"Only an alert and knowledgeable citizenry can compel the proper meshing of the huge industrial and military machinery of defense with our peaceful methods and goals, so that security and liberty may prosper together.... As we peer into society's future, we-you and I, and our government-must avoid the impulse to live only for today, plundering, for our own ease and convenience, the precious resources of tomorrow. We cannot mortgage the material assets of our grandchildren without risking the loss also of their political and spiritual heritage. We want democracy to survive for all generations to come, not to become the insolvent phantom of tomorrow."-Dwight D. Eisenhower, 1961
Fifty years ago, in his farewell address to the nation on January 17, 1961, President Dwight D. Eisenhower cautioned the American people that they must remain alert and knowledgeable and guard against an expansion of America's military empire-a.k.a. the military industrial complex-if they were to have any hope of maintaining the balance between liberty and security. To our detriment, we failed to heed Eisenhower's warning.
Indeed, the state of our nation is at an all-time low-morally, socially, economically and politically. And despite various and sundry protests, rallies, political upheavals, and wake-up calls of one kind or another, most Americans remain clueless, fixated on whatever fleeting news stories the talking heads on the 24-hour cable news channels spew forth and deem to be important. All the while, most are only vaguely cognizant that a sea change of events is transforming American culture and the freedoms we once cherished.
In fact, while our freedoms continue to be eroded on almost every front, the government has gone to incredible lengths to use its vast arsenal of technological tools and weapons against us. As Dana Priest and William Arkin, writing for the Washington Post, concluded after a months-long investigation, "Technologies and techniques honed for use on the battlefields of Iraq and Afghanistan have migrated into the hands of law enforcement agencies in America." Just consider some of what we've been subjected to in the past year alone:
Full-body scanners in airports that can "see" through clothing to produce images of an individual's unclothed body, although they are unable to reveal material concealed in body cavities-a program with few guarantees of success and numerous pitfalls, not the least of which is the harrowing toll it is taking on our civil liberties and the risks it poses to our health.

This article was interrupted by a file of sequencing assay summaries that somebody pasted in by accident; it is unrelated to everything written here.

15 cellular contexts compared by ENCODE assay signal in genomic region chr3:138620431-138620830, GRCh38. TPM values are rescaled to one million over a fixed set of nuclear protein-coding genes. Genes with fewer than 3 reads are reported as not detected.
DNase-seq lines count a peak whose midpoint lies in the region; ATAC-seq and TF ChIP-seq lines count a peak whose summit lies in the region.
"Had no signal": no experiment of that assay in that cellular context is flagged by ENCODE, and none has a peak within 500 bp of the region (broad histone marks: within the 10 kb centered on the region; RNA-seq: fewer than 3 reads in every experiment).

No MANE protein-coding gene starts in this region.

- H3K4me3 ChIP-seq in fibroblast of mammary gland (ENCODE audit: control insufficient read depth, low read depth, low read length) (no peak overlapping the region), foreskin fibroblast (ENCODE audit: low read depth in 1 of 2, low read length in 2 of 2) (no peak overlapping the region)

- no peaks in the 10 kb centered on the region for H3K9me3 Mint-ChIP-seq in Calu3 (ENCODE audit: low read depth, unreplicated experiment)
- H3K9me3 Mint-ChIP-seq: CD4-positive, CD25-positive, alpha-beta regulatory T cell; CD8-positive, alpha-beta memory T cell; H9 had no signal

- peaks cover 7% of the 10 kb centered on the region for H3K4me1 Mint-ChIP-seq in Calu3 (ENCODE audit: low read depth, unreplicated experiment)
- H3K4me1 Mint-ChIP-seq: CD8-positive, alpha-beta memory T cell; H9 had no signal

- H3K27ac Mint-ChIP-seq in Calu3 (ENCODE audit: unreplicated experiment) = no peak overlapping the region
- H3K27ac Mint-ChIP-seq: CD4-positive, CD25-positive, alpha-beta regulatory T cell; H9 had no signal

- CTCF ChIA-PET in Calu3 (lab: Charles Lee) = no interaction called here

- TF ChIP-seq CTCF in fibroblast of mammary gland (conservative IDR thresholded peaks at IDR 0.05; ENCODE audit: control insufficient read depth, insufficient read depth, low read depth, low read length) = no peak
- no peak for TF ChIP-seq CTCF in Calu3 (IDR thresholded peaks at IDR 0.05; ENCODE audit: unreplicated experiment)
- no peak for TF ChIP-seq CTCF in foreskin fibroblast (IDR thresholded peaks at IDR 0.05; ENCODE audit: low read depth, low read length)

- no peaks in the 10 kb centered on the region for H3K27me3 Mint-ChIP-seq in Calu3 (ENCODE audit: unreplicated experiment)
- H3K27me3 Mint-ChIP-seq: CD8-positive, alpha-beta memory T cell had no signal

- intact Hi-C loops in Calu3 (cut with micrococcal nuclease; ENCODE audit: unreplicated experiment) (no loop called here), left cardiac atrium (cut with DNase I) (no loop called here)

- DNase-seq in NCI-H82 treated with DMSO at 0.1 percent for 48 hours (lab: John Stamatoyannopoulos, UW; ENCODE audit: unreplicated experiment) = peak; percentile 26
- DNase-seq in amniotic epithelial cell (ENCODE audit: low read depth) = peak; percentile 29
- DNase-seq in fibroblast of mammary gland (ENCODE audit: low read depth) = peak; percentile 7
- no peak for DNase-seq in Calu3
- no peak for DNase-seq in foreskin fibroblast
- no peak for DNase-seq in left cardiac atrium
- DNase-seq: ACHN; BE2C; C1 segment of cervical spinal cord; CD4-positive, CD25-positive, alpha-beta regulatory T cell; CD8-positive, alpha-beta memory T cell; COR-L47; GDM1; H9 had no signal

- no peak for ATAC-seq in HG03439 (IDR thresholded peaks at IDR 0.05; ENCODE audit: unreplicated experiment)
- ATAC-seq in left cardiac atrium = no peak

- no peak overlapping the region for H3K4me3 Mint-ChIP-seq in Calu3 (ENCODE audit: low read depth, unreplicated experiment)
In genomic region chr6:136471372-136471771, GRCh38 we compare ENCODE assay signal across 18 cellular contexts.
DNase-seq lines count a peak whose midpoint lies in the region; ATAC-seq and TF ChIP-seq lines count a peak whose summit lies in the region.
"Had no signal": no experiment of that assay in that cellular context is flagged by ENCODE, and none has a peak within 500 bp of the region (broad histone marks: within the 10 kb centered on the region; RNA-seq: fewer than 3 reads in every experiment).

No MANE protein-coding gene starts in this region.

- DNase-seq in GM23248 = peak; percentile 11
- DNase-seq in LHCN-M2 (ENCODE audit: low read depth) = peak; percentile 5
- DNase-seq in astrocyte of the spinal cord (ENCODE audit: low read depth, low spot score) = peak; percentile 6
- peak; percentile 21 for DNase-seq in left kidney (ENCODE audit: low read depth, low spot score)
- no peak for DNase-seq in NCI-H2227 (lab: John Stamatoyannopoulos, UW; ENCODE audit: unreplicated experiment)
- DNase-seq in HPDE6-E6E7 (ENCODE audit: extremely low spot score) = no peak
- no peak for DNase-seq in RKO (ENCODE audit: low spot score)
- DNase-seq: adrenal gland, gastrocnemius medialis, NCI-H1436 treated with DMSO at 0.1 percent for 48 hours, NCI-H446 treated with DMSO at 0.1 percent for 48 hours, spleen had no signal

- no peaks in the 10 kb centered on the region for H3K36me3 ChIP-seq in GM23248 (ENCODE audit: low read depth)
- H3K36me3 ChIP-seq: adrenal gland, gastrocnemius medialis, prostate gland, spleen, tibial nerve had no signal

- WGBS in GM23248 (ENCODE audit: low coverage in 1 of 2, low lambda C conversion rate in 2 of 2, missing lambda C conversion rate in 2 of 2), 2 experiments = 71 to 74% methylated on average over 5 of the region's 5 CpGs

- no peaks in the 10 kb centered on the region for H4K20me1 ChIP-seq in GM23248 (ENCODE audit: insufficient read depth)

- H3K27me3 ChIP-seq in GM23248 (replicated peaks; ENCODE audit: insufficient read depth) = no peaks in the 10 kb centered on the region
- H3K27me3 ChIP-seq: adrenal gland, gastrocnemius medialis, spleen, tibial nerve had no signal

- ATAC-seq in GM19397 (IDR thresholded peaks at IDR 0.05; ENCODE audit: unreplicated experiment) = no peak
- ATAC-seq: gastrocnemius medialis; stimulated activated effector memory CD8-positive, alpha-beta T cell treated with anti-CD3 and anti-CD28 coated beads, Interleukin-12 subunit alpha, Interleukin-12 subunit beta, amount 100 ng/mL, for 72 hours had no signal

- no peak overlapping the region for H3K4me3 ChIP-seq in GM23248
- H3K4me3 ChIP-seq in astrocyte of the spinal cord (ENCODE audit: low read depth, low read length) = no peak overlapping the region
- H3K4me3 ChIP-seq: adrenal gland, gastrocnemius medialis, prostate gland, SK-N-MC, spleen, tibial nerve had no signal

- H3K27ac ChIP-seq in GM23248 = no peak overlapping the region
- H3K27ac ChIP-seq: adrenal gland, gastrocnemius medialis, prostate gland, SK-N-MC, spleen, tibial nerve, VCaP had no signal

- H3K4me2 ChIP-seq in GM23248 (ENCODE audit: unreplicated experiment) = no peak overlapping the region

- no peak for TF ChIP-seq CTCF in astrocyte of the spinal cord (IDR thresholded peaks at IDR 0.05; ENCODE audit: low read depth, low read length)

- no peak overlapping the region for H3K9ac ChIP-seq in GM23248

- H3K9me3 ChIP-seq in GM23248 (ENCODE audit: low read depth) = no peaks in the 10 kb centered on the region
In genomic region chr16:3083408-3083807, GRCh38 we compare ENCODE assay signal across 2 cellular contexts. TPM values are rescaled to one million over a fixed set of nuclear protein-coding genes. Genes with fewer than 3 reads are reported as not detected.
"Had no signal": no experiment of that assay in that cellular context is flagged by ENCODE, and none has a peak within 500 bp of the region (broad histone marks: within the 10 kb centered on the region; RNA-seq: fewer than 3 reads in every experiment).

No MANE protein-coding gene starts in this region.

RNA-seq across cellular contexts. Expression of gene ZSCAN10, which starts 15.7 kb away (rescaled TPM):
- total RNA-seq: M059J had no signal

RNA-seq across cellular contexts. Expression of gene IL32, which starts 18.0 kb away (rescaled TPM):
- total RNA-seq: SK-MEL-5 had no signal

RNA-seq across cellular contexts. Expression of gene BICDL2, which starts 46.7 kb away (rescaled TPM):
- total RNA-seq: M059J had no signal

Mobile versions of airport full-body scanners mounted in nondescript delivery vehicles enable police or other government agents to blend into urban and other landscapes, producing instantaneous photo-like images of whatever the van passes-whether it be cars, trucks, containers, homes or people. In other words, the government can now do drive-by strip searches of your person and your home, including monitoring what you are doing in the privacy of your home.
Iris scanners can capture scans on individuals in motion who are six feet away, laying the groundwork for iris scans to become de facto national ID cards, which can be implemented without our knowledge or consent.
"Smart" police cars come equipped with license plate cameras, computers, a GPS projectile launcher, and even a heat detector in the front grill to differentiate between people and animals, and police officers are equipped with "smart" phones containing the latest technologies for identifying and tracking so-called "suspects." With such tools at its disposal, the government can retroactively pinpoint exactly where you were on any given day. And if you had the bad luck to be in the wrong place at the wrong time, the burden of proving your innocence will rest with you.